(Sage nod)


Well, at this stage of the game (she’s eight, remember) I decided we’d both had enough. I did solicit a promise from her to reintroduce the topic with me when and if she changed her opinion from ‘Yuck‘.

But then I started thinking about The Child sharing this exciting new piece of knowledge with her fellow Third Graders, and how this would not make me the Most Popular Parent in Homeroom. So I end our little chat this way:

‘You can understand that this is a pretty sensitive topic, right?’

(Sage nod, this time from The Child)

‘Well, you know how bad a kid would feel — and the kid’s parents too — if you told the kid there is no Santa.’

(Another sage nod.)

‘Well. This stuff we just talked about? Parents want to tell their own kids, and in their own way. If you tell, it ruins it for everybody.’

‘Just remember: Sex is just like Santa.’

Well, she must have heeded my advice. Because, although I was a bit nervous around the answering machine for a few weeks, I received exactly zero calls from infuriated, outraged, sputtering parents.

Whew. Just like then, I’m sure glad that’s over. If you enjoyed this story, you might like another of my Mommy Musings, ‘Gone Baby Gone’, about the joys and perils of the Empty Nest (don’t worry, it’s not too sad). And, of course, feel free to explore the sidebar ‘Mom Musings’ tab for more, um Mom Musings, including such favorites as ‘Happy (Ho)Made Halloween’ and ‘That’s My Bob’.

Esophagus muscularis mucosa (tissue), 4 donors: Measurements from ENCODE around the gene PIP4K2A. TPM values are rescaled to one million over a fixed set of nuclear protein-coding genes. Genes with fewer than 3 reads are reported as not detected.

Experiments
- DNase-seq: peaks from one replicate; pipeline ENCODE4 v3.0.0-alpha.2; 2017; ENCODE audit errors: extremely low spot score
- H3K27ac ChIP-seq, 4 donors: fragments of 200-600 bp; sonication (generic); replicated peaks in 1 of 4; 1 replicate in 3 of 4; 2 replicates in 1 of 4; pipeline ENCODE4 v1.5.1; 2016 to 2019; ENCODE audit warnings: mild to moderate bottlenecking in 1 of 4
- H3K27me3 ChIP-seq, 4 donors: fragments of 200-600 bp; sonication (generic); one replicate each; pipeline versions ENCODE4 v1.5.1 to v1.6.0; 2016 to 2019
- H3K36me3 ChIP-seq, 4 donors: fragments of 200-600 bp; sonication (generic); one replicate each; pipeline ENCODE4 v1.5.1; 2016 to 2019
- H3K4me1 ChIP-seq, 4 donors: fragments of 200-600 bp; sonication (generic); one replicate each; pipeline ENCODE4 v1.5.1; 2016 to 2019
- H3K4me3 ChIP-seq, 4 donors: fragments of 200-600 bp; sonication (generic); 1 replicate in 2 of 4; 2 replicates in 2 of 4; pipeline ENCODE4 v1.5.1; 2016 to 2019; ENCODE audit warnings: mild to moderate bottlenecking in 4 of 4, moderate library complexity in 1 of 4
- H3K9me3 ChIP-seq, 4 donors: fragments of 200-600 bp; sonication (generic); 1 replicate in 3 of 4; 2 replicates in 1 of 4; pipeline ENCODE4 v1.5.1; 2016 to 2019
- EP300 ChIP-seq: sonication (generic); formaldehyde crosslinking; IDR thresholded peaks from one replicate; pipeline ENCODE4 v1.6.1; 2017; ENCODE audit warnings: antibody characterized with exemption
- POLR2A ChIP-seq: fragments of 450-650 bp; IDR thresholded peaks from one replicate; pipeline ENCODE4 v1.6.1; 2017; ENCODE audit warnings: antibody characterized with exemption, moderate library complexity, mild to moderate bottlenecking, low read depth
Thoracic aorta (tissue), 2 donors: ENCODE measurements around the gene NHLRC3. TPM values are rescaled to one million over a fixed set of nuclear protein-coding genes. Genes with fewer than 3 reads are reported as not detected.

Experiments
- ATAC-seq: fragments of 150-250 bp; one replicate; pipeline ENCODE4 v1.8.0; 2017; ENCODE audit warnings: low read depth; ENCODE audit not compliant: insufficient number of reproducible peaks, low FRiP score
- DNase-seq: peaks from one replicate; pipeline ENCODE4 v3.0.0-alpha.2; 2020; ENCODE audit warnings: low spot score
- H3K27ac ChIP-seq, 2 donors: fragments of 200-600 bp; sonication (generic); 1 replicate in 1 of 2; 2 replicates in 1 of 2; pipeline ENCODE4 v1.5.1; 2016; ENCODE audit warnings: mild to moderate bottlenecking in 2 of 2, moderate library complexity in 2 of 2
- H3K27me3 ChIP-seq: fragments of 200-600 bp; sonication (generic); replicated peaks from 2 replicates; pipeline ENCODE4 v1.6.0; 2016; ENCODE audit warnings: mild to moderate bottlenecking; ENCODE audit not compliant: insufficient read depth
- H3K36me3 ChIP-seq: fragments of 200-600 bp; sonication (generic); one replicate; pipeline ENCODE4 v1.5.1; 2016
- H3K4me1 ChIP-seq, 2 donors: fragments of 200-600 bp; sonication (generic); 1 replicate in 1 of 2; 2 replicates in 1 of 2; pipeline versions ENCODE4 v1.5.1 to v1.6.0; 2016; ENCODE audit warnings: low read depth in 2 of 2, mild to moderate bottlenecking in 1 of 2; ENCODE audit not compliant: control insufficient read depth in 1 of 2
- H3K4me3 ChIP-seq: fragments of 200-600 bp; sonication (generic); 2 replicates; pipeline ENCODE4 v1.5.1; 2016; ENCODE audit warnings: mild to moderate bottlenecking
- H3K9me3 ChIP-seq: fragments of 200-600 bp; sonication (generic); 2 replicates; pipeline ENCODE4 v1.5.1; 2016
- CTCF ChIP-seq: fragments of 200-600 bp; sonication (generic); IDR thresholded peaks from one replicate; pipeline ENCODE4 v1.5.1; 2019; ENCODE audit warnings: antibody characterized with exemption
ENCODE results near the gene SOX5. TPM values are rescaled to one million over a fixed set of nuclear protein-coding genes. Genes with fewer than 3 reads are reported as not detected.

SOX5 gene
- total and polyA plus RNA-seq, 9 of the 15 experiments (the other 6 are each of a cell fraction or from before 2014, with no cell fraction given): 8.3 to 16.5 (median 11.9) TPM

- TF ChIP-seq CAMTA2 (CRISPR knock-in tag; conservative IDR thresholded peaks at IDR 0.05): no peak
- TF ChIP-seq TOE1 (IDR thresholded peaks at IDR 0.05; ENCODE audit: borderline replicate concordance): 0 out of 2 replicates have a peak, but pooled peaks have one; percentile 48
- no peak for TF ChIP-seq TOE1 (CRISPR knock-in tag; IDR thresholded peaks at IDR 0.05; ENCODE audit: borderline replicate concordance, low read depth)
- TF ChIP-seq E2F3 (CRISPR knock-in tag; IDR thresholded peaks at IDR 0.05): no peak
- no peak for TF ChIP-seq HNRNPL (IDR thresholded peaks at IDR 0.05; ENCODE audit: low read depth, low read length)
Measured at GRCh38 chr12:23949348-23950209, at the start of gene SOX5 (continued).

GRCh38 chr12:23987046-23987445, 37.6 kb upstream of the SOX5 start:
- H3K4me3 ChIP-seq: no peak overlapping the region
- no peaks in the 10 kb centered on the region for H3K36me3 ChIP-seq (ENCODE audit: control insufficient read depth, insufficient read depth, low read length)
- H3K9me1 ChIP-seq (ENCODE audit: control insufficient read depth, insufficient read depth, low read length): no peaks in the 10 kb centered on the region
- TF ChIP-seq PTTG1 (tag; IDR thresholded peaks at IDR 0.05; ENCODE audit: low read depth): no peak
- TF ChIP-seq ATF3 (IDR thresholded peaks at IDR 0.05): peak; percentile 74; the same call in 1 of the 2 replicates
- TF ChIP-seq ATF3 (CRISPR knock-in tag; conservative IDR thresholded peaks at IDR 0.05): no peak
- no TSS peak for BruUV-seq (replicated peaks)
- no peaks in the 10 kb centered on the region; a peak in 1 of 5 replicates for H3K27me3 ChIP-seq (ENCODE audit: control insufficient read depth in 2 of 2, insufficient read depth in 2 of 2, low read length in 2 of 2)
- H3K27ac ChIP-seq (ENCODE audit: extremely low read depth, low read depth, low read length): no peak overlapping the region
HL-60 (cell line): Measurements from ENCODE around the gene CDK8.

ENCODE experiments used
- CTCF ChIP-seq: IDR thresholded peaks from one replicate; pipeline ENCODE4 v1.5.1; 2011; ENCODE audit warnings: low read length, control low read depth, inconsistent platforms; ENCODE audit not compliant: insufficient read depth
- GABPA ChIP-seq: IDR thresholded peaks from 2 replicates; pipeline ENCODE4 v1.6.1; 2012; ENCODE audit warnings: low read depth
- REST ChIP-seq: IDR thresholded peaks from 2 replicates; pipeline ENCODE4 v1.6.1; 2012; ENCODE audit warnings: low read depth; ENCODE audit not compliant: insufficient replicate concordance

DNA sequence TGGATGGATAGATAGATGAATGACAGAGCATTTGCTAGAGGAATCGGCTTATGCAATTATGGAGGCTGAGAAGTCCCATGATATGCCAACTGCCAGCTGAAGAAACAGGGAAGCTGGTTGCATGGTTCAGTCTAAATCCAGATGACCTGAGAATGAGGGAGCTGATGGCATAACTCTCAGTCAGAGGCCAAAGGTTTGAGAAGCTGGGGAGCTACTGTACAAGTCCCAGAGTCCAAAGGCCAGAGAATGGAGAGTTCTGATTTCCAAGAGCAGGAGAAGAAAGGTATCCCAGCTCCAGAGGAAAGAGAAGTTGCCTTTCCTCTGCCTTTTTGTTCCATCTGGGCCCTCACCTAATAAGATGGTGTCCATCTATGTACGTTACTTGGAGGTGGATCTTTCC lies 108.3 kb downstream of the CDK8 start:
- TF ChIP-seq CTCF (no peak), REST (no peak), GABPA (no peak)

Next week, in honor of her birthday, I’m sharing a tale about My Favorite Sister, to be titled ‘Larry and the Nose Holes’.

Enjoy yourselves this week. Here’s an idea: Instead of shopping till you drop, catch up on my posts!  Kidding (sort of).

Be Merry and (of course) Bright. And thank you for reading.


New York City. December 2014

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37 thoughts on “Sex is like Santa

  1. Unbound Roots

    My two kiddos approached me about this subject a year ago (they were 6 and 7 at the time) after a neighbor girl gave them false information about how women get pregnant. My husband and I decided we would tell them the correct information (since they had most of it anyway). Here we are a year later and both completely forgot how “humans” get pregnant (they asked us about it after watching a nature show). I’m happy that the information we gave them wasn’t retained – they were too young to be bothered by this anyway. Phew! BTW – I think you handled the situation just perfectly. 🙂

    • ‘Humans’ — hahaha! Love that! Yes, they don’t often retain this info. I’ll have to ask The Child sometime over the hols if she remembers the Santa Sex Talk. (She is now 26, bless her, and no doubt knows waaaay more than I do, or ever did!) As for your kids, looks like you dodged a bullet. Feel free to borrow my strategy, tho if they still believe in Santa, it might not be such a great one. xoxo